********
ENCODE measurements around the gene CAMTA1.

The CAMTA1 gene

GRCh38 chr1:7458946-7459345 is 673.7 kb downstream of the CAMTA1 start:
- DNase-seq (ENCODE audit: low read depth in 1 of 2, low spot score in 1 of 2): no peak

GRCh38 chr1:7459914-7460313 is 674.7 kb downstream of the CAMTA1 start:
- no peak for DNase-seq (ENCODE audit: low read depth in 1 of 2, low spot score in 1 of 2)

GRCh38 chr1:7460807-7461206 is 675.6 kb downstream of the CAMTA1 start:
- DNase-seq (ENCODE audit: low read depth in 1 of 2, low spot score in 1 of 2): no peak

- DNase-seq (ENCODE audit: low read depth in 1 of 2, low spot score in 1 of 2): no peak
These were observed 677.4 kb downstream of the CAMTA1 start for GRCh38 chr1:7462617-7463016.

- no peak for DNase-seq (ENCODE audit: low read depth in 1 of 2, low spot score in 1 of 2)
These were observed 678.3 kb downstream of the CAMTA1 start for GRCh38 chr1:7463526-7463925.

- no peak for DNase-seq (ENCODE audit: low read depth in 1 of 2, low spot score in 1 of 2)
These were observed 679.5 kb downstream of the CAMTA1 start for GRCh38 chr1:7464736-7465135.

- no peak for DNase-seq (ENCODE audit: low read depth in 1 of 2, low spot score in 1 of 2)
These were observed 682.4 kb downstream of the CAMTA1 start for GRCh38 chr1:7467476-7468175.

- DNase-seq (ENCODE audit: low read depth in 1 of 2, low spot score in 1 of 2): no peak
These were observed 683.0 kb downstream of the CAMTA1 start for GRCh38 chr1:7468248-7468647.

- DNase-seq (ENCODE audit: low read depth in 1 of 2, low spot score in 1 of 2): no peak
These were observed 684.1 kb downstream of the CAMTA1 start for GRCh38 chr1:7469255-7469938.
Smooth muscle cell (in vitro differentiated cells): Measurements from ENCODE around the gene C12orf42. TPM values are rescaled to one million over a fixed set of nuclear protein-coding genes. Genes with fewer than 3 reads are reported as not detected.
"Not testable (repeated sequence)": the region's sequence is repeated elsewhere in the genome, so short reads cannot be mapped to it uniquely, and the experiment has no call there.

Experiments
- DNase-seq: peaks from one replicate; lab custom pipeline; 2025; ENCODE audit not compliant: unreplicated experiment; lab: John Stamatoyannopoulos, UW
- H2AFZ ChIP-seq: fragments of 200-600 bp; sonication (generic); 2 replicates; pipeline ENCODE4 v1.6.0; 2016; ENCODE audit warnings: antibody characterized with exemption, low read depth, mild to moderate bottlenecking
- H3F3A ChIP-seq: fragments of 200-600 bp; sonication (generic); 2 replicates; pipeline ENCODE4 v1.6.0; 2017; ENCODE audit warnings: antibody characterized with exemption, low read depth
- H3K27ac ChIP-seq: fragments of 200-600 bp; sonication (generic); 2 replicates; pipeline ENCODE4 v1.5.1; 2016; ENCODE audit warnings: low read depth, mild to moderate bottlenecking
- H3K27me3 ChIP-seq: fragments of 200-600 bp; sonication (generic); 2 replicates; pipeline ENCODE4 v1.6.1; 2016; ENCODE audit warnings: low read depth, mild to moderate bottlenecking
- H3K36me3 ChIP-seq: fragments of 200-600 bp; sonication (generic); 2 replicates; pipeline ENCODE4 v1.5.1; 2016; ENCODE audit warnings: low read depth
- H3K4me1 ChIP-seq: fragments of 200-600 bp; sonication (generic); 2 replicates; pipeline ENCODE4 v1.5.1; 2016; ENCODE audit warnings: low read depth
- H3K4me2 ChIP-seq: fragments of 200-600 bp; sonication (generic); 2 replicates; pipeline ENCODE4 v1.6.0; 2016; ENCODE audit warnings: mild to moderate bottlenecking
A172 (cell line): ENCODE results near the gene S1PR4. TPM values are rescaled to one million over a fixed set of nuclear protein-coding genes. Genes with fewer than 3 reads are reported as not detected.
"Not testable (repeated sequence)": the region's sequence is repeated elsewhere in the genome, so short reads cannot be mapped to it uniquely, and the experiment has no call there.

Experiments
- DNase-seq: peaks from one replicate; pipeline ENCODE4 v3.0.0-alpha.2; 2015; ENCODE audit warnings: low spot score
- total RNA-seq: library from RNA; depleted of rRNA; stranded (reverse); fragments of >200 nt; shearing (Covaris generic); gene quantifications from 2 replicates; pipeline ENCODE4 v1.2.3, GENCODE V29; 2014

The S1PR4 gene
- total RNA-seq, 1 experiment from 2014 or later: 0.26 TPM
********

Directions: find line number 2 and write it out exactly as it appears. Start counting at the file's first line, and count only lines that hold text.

The CAMTA1 gene